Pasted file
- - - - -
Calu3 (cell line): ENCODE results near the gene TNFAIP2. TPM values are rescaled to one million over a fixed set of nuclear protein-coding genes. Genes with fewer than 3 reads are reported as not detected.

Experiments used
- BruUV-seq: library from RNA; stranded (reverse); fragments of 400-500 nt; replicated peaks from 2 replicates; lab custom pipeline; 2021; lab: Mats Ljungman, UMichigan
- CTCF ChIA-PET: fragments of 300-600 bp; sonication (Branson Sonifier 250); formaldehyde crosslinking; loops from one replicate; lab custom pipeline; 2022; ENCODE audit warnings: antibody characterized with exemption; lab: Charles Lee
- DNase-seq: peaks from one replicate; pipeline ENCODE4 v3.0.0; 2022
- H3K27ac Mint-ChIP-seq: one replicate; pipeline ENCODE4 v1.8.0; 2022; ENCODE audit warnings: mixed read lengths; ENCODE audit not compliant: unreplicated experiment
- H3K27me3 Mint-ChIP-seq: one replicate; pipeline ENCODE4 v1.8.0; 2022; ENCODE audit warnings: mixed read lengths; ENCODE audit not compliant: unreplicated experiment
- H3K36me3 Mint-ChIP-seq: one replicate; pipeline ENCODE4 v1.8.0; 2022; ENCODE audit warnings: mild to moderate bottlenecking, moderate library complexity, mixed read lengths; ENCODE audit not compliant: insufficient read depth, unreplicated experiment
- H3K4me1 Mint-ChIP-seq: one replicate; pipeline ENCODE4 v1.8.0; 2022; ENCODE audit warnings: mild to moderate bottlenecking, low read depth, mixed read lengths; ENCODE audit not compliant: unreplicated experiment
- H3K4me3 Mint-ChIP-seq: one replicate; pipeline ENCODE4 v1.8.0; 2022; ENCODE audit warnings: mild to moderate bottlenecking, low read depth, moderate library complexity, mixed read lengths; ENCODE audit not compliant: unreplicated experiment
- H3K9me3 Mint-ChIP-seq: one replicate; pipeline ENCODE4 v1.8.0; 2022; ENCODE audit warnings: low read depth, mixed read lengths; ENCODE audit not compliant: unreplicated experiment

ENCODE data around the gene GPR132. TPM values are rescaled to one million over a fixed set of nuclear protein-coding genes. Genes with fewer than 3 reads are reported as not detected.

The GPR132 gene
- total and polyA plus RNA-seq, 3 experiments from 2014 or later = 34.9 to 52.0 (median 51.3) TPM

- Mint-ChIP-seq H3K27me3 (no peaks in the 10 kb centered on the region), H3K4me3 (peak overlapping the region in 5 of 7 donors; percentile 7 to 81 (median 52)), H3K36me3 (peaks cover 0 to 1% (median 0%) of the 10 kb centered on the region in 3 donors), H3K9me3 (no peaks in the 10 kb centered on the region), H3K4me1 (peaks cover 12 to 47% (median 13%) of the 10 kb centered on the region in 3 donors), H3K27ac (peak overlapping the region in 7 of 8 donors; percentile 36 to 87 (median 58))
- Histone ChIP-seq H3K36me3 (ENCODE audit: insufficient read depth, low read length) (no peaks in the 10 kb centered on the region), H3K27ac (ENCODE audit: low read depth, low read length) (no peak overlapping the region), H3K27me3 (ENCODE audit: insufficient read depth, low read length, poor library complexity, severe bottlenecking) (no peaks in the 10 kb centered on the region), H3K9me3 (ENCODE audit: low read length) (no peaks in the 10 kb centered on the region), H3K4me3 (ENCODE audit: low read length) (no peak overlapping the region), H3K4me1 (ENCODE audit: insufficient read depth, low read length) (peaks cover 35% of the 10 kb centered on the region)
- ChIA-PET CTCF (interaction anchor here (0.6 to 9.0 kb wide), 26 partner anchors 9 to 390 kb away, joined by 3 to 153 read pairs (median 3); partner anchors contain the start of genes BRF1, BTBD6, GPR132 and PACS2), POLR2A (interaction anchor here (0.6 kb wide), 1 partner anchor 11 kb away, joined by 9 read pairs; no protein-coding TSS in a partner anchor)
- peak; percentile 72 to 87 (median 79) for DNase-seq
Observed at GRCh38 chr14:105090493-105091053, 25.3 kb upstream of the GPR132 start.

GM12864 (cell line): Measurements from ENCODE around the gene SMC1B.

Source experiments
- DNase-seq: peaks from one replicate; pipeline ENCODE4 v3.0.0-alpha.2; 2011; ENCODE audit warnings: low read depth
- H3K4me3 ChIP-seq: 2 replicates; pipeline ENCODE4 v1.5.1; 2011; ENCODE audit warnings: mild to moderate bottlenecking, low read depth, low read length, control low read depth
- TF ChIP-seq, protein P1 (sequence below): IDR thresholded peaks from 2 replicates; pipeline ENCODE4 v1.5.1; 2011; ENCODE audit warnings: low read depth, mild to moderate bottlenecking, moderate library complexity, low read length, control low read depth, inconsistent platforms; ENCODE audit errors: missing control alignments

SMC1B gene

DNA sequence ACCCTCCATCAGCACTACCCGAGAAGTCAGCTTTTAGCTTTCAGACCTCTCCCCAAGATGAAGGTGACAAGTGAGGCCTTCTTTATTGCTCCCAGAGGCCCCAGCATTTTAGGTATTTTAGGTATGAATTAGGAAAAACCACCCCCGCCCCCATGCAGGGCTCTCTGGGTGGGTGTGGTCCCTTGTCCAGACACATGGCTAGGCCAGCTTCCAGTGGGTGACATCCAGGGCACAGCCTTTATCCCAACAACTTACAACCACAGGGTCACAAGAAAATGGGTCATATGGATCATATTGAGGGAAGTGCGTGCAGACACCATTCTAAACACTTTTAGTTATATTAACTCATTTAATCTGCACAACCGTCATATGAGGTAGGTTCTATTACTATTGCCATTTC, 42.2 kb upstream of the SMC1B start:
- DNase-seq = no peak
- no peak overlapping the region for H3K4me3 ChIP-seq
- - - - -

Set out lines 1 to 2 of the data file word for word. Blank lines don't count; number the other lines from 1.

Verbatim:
Calu3 (cell line): ENCODE results near the gene TNFAIP2. TPM values are rescaled to one million over a fixed set of nuclear protein-coding genes. Genes with fewer than 3 reads are reported as not detected.

Experiments used